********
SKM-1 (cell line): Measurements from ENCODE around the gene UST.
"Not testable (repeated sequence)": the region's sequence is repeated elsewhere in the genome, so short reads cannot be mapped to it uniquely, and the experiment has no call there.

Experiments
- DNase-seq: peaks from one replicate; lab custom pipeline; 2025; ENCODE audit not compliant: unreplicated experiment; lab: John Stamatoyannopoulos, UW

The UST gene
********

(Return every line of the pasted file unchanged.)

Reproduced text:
SKM-1 (cell line): Measurements from ENCODE around the gene UST.
"Not testable (repeated sequence)": the region's sequence is repeated elsewhere in the genome, so short reads cannot be mapped to it uniquely, and the experiment has no call there.

Experiments
- DNase-seq: peaks from one replicate; lab custom pipeline; 2025; ENCODE audit not compliant: unreplicated experiment; lab: John Stamatoyannopoulos, UW

The UST gene